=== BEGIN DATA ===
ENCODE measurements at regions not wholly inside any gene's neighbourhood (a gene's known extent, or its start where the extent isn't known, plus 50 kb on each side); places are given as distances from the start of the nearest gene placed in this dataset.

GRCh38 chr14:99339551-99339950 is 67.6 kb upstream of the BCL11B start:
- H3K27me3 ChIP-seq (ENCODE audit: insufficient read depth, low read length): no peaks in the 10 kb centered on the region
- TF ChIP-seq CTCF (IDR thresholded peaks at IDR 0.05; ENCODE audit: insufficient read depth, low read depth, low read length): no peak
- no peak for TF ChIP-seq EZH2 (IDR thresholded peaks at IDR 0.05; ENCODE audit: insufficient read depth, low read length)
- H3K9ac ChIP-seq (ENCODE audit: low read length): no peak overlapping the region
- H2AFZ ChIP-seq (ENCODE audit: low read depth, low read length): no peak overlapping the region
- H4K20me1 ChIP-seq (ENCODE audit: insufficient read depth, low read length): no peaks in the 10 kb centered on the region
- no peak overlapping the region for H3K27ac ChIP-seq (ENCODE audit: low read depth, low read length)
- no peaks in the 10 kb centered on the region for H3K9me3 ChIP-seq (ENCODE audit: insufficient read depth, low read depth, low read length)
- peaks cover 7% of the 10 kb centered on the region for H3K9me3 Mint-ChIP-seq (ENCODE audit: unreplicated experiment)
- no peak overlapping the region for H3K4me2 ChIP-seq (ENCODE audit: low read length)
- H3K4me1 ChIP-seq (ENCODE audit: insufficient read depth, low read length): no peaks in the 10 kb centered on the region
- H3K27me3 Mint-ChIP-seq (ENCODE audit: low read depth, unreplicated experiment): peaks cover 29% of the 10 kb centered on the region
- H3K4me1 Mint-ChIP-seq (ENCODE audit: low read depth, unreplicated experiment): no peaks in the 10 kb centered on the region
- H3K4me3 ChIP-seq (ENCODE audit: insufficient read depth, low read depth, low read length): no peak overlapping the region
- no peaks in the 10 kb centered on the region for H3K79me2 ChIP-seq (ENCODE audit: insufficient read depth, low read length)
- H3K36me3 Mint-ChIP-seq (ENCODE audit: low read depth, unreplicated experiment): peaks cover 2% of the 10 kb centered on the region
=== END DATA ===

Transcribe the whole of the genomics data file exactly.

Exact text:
ENCODE measurements at regions not wholly inside any gene's neighbourhood (a gene's known extent, or its start where the extent isn't known, plus 50 kb on each side); places are given as distances from the start of the nearest gene placed in this dataset.

GRCh38 chr14:99339551-99339950 is 67.6 kb upstream of the BCL11B start:
- H3K27me3 ChIP-seq (ENCODE audit: insufficient read depth, low read length): no peaks in the 10 kb centered on the region
- TF ChIP-seq CTCF (IDR thresholded peaks at IDR 0.05; ENCODE audit: insufficient read depth, low read depth, low read length): no peak
- no peak for TF ChIP-seq EZH2 (IDR thresholded peaks at IDR 0.05; ENCODE audit: insufficient read depth, low read length)
- H3K9ac ChIP-seq (ENCODE audit: low read length): no peak overlapping the region
- H2AFZ ChIP-seq (ENCODE audit: low read depth, low read length): no peak overlapping the region
- H4K20me1 ChIP-seq (ENCODE audit: insufficient read depth, low read length): no peaks in the 10 kb centered on the region
- no peak overlapping the region for H3K27ac ChIP-seq (ENCODE audit: low read depth, low read length)
- no peaks in the 10 kb centered on the region for H3K9me3 ChIP-seq (ENCODE audit: insufficient read depth, low read depth, low read length)
- peaks cover 7% of the 10 kb centered on the region for H3K9me3 Mint-ChIP-seq (ENCODE audit: unreplicated experiment)
- no peak overlapping the region for H3K4me2 ChIP-seq (ENCODE audit: low read length)
- H3K4me1 ChIP-seq (ENCODE audit: insufficient read depth, low read length): no peaks in the 10 kb centered on the region
- H3K27me3 Mint-ChIP-seq (ENCODE audit: low read depth, unreplicated experiment): peaks cover 29% of the 10 kb centered on the region
- H3K4me1 Mint-ChIP-seq (ENCODE audit: low read depth, unreplicated experiment): no peaks in the 10 kb centered on the region
- H3K4me3 ChIP-seq (ENCODE audit: insufficient read depth, low read depth, low read length): no peak overlapping the region
- no peaks in the 10 kb centered on the region for H3K79me2 ChIP-seq (ENCODE audit: insufficient read depth, low read length)
- H3K36me3 Mint-ChIP-seq (ENCODE audit: low read depth, unreplicated experiment): peaks cover 2% of the 10 kb centered on the region